Lossless, Lossy, and Perceptually Lossless Compression
A lossless JBIG2 encoding keeps the image exactly identical to the image at the time of scan. This JBIG2 mode, which typically achieves compression rates up to 2x smaller than a TIFF G4 encoding, does not allow for any image transformations (e.g., deskewing, rescaling, font matching, and despeckling). A comparison of relative file sizes for TIFF G4, G4-coded PDF, lossless JBIG2, and lossless JBIG2-coded PDF is given in the table that follows.
As can be seen from the table, there is virtually no file size difference between G4 and PDF-wrapped G4 or between JBIG2 and PDF-wrapped JBIG2. In general, there is minimal overhead for PDF-wrapping of a compression format, assuming the format is supported within the PDF specifications. For most users the additional functionality and accessibility of PDF-wrapping is well worth the slight increase in file size.
The advantage of lossless encoding is that the image quality is guaranteed to be the same as the original. If a user doesn’t trust a JBIG2 vendor to make the critical decisions necessary for effective lossy or perceptually lossless compression, lossless would be their safest option. Even within lossless compression there are many ways of implementing it, and the differences between competing vendors can be significant. In addition to differences in compression ratio, there can also be dramatic differences in both the speed of the encoding and in the latency of displaying and printing the compressed files.
Lossy compression has been roughly defined as “any method of data compression that reconstructs the original data approximately, rather than exactly.” Lossy JBIG2 image coding can result in dramatically reduced file sizes. Of course, file size reduction is good. The table below compares file sizes for lossy and lossless JBIG2.
The problem with lossy JBIG2 is that some implementations are exactly that – lossy. Lossy JBIG2, implemented naively by an unqualified vendor, may significantly degrade image quality. In many document management applications with record retention policies, such as mortgage banking and medical fields, lossy JBIG2 coding is problematic and must be used with caution. A lossy JBIG2 file encoding may result in significant image artifacts and degraded text recognition rates, e.g., fewer word hits when the file is converted to text using an OCR program.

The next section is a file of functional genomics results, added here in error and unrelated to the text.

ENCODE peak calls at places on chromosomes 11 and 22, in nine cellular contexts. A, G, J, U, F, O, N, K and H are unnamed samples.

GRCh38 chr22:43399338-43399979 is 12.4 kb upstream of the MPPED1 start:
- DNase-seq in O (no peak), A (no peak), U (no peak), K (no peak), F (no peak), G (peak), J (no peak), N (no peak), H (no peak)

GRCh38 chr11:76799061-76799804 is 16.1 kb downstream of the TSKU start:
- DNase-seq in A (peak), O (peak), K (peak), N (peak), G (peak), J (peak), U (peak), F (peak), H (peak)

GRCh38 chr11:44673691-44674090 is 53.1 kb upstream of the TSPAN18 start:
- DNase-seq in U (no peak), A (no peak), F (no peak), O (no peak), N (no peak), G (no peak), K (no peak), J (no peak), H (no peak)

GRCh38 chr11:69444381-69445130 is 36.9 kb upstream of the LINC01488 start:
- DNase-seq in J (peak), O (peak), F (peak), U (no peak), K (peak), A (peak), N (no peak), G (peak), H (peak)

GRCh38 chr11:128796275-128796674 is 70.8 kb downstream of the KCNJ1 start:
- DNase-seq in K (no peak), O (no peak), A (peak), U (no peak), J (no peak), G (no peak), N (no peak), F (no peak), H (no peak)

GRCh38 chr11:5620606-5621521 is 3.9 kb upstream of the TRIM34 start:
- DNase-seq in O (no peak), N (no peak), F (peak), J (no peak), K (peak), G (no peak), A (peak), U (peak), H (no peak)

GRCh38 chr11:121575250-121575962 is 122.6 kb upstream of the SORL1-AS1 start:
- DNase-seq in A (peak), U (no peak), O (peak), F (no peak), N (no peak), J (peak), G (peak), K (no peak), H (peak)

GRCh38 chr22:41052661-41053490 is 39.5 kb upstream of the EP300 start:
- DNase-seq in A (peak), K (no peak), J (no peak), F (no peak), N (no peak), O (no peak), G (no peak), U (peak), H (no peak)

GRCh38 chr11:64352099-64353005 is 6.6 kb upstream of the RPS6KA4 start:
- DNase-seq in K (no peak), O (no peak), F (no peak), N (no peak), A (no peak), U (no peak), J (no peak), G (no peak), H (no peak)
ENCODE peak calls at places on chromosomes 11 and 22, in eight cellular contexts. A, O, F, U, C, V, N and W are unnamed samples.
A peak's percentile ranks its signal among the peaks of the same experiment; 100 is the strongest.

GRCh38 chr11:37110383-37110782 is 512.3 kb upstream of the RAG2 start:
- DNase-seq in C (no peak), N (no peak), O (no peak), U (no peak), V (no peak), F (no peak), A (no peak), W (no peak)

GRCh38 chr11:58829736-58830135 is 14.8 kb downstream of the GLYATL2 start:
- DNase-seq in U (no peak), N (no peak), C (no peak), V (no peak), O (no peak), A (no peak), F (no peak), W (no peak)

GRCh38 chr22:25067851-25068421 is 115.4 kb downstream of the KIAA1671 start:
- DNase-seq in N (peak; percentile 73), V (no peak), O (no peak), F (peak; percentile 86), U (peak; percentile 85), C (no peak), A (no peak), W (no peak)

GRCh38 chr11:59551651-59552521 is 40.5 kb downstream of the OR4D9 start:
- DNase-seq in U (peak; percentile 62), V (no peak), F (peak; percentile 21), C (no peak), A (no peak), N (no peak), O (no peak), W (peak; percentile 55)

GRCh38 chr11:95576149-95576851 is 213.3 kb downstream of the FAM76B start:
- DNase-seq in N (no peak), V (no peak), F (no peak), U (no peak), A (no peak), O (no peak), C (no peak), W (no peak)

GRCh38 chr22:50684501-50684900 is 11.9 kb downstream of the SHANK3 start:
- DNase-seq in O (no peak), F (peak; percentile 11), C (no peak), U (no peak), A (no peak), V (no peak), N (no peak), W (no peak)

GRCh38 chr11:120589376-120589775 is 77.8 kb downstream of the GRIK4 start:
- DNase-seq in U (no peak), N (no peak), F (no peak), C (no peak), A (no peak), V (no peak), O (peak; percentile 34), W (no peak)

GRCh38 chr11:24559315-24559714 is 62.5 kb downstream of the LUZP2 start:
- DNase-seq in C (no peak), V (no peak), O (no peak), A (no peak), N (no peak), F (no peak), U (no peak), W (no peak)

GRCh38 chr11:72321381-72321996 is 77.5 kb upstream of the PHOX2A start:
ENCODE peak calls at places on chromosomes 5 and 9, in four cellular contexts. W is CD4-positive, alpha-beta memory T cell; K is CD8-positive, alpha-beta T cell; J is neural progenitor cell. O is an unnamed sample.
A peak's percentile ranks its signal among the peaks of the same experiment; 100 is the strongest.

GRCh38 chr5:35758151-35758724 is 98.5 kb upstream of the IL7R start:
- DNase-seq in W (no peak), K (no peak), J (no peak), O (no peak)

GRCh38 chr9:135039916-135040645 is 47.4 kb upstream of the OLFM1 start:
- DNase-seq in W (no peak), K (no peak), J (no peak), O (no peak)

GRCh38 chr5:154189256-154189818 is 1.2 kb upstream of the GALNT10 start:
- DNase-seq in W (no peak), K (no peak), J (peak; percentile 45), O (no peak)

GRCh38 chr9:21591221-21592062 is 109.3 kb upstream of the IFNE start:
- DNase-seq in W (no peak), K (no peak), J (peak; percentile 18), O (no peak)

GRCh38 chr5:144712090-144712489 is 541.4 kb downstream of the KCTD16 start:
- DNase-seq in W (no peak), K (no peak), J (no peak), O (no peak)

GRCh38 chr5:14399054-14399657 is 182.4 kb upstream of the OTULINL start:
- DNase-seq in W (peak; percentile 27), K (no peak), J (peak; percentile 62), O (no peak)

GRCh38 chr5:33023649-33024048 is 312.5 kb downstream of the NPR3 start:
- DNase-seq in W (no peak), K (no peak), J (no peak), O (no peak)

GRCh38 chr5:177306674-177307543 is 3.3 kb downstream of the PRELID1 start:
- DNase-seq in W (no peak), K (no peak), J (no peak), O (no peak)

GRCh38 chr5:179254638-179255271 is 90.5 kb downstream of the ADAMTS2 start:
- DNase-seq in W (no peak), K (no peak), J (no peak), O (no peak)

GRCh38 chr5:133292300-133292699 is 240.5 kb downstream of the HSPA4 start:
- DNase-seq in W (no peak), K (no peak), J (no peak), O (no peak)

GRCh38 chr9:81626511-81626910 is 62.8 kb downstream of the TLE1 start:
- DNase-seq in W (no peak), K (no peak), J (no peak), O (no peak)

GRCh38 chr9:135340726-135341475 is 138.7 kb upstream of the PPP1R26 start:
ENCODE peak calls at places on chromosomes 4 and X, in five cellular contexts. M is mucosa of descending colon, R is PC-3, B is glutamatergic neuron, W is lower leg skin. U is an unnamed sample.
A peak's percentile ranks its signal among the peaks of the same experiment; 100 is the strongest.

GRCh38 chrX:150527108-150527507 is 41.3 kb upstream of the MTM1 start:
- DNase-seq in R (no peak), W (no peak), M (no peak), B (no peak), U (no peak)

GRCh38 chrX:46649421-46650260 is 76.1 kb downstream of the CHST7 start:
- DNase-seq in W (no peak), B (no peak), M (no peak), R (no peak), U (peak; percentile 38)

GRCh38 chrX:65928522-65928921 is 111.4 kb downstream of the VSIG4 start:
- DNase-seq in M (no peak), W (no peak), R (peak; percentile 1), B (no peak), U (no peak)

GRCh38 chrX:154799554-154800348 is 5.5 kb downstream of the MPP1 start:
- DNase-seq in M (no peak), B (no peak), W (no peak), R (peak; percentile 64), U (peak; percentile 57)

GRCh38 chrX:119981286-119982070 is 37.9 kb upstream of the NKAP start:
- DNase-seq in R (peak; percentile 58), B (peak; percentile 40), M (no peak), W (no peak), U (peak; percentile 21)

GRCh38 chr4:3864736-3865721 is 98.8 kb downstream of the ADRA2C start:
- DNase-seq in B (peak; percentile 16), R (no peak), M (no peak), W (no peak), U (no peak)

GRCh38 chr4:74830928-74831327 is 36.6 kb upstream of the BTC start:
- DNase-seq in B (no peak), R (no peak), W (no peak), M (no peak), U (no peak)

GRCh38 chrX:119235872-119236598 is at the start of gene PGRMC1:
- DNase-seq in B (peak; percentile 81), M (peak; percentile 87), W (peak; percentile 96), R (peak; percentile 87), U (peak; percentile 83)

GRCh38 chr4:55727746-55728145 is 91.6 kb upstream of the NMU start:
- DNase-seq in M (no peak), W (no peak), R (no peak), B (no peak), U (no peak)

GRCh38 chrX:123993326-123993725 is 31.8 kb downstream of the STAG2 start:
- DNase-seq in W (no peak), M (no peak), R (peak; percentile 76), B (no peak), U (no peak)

While lossy compression offers superior compression to lossless JBIG2, for many corporate and professional users the loss of document integrity would not be worth the trade-off. Yet when utilized properly, the techniques of lossy compression can actually improve image quality. With a proper JBIG2 implementation you can drastically reduce file size even as you create a cleaner, more readable document.
Perceptually Lossless Compression
When JBIG2 compression is done properly, any perceptual differences between the compressed file and the original will be enhancements and not degradations
When the compressed image appears indistinguishable from the original scanned document, it is called perceptually lossless.
It is crucial to distinguish between an implementation that sacrifices image quality in order to get a compression savings and one that gets a compression savings through improving image quality. Perceptually lossless JBIG2 mode is where there appears to be significant ROI (return on investment) for the digital imaging industry. This is the mode where digital devices and document management systems can see real benefit from utilizing JBIG2 technology. It truly provides the best of both worlds. The file size is similar to what a naive JBIG2 lossy implementation produces, while the image quality of the original is maintained or even improved.
In review, the most effective compression rates for JBIG2 files are achieved using lossy compression methods. Such methods include machine learning of image font classes and halftone patterns. These methods are called “lossy,” for they enable the compressed file to differ in appearance from the original image. It is important that these methods be used judiciously, for they have the ability to severely degrade an image. A good JBIG2 implementation will always ensure that all lossy methods adhere to the rigorous standard of being perceptually lossless. While the JBIG2 specifications do not require this, it is clearly a desired (if unstated) objective. When JBIG2 compression is done properly, any perceptual differences between the compressed file and the original will be enhancements and not degradations.